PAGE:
Posted by: Upāsaka Subhavi | 07/30/2013

Happy Uposatha – Karuna

Karuna

 

Happy uposatha to all! As you can see, I have been smitten with this site that allows you to create cool, motivational-type posters with images and text of your choice. If you can’t tell from the above, karuna is going to be the theme of today’s post precisely because it has been so painfully lacking from my life of late. It’s funny how I can claim to base a good quarter to a third of my daily practice on the cultivation of the brahma viharas and yet fail to treat myself with any of them during the hours I spend off of the cushion. what is more, I don’t believe I even realized just what was going on until the end of a ten-minute walking meditation session that I just finished up with.

If you’ll recall (or if you simply check out the post prior to this one) my last post was on the subject of confusion and although this was an adequate description of how I have been feeling I don’t know if I conveyed the sense of anxiety and angst that such confusion stirs up in my heart. In essence, I have been feeling confused and  have been somewhat surreptitiously blaming myself for not “getting it” at the same time. Over the past week or so, my inability to find stability or peace is not simply something which I have been able to watch arise and fall objectively but has become symptomatic of a defect of character and a fault of will; in short, I’m not trying hard enough and I better damn well get to it if I want to put an end to this suffering like it or not.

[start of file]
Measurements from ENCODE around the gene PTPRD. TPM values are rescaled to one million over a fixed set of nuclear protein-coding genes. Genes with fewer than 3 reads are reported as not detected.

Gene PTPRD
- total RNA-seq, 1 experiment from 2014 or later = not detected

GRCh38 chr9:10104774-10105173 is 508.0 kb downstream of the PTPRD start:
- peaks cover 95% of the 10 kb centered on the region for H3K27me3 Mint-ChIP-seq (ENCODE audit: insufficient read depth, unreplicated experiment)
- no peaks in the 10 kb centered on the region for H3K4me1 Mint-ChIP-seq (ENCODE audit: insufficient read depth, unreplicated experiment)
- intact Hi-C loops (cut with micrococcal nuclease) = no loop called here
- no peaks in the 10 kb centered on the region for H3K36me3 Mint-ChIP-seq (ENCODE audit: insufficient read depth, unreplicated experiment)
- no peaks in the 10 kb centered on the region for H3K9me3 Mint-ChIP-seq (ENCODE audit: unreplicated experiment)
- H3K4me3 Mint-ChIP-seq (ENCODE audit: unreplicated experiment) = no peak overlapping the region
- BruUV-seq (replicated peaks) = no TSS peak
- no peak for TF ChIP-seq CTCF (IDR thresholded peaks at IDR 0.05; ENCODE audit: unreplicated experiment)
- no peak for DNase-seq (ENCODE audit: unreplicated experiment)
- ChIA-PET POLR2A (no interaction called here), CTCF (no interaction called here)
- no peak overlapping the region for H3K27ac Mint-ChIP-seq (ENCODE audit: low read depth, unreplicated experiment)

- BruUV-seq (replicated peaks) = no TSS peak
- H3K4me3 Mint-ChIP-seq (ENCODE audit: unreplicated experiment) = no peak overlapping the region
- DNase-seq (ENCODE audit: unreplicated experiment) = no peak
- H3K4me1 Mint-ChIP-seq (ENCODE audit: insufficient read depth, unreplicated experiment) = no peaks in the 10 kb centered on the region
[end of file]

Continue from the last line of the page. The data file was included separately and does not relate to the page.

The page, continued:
Silly, yes of course it is, but true too. So, as I was walking and realizing that my mind wasn’t settling and feeling upset and disappointed with myself  suddenly realized that force and discernment aren’t good bedfellows. You can’t force insight or force samadhi. I simply need to soften and hold it all with a little more gentleness, kindness and compassion and realize that this is simply the unenlightened mind and a 35 year old’s body trying the best they can to tread the path and plant seeds of goodness. I tend to forget to be encouraged and grateful for the moments of clarity and awakening during a 50 minute sit (there may be 5 on a good day) and instead see only the negative. The Dhamma isn’t a commodity and efficiency isn’t the yardstick by which we measure our progress but I forget these truths so easily. Thank you to all for giving me a place to remember.

Sabbe satta sabba dukkha pamuccantu.

 

 


Responses

  1. Be kind to yourself, and keep at it friend!

    • Thanks for the reminder! Be well and happy uposatha!


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Shillelagh Studies

A hub for the music, culture, knowledge, and practice of Irish stick-fighting, past and present.